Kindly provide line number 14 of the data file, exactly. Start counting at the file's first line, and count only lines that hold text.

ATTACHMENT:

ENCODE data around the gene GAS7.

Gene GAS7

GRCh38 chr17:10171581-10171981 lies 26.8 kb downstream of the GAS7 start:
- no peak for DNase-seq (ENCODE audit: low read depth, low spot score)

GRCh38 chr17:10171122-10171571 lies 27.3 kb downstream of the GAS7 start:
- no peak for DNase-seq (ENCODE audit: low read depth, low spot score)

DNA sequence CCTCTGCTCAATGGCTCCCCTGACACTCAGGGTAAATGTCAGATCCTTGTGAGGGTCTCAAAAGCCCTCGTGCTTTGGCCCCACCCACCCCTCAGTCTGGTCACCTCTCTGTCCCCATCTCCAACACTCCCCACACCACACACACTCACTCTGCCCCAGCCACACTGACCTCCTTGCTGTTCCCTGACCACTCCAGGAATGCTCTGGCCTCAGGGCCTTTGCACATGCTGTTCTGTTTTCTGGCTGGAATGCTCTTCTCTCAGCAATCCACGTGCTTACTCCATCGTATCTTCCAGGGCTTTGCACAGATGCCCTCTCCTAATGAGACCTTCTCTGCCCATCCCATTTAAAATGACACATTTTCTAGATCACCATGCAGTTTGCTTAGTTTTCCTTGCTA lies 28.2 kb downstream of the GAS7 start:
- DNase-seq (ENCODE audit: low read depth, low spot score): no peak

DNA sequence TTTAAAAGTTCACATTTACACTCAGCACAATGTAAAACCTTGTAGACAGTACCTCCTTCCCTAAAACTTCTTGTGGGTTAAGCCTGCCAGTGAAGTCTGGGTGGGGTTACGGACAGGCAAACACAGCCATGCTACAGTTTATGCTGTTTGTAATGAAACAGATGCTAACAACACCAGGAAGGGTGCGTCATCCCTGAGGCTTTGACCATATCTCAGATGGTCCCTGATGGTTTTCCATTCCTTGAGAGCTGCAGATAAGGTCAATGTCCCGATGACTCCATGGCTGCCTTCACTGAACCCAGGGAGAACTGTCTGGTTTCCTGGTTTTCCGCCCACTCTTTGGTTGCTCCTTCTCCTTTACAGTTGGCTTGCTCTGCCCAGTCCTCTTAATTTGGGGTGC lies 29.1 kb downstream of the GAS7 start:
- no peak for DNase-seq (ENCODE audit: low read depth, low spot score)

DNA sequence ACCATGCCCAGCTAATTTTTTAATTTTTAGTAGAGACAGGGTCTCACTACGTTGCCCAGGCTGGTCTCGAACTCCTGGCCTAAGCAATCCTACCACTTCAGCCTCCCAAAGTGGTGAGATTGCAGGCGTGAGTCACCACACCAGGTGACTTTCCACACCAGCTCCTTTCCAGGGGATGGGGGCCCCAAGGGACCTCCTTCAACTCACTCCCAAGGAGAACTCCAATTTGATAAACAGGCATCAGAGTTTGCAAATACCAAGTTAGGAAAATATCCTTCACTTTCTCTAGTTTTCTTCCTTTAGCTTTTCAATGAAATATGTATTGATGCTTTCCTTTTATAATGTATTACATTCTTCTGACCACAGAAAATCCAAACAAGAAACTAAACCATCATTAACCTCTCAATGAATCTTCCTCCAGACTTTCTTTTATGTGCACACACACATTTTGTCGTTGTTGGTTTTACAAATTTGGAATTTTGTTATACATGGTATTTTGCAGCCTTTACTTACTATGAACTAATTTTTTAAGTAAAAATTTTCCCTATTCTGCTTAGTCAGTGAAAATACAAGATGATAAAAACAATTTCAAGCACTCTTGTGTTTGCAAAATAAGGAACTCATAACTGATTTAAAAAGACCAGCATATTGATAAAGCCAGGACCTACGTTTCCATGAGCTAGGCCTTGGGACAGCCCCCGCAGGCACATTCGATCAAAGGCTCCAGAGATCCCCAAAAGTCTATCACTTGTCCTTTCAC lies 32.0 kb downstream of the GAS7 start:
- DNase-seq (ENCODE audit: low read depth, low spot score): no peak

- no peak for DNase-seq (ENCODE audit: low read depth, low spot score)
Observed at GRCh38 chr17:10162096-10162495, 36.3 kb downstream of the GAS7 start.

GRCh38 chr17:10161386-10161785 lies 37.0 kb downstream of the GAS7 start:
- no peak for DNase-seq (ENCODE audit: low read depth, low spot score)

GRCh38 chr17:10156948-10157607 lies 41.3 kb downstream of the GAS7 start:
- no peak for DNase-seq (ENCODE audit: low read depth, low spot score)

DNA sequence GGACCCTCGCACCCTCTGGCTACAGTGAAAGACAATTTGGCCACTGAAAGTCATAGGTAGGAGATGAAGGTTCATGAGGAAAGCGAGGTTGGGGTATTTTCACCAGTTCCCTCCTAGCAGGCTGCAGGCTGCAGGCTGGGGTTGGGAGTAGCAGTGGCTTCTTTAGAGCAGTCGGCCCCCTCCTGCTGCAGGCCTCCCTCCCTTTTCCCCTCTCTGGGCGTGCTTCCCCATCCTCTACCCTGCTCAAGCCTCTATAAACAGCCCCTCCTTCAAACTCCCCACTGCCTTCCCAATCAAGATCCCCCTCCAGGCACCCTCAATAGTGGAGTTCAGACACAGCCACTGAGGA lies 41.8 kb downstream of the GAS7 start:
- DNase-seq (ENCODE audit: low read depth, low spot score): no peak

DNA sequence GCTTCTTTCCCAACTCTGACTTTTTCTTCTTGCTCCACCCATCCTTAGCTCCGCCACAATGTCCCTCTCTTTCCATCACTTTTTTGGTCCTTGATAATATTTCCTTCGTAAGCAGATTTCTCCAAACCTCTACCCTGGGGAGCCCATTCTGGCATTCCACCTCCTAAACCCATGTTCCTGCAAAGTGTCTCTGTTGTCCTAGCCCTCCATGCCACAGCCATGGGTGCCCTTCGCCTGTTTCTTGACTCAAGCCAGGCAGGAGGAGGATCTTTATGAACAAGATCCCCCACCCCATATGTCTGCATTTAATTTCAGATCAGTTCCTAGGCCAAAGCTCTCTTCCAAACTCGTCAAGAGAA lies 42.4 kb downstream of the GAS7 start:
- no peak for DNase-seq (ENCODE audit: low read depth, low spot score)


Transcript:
Observed at GRCh38 chr17:10162096-10162495, 36.3 kb downstream of the GAS7 start.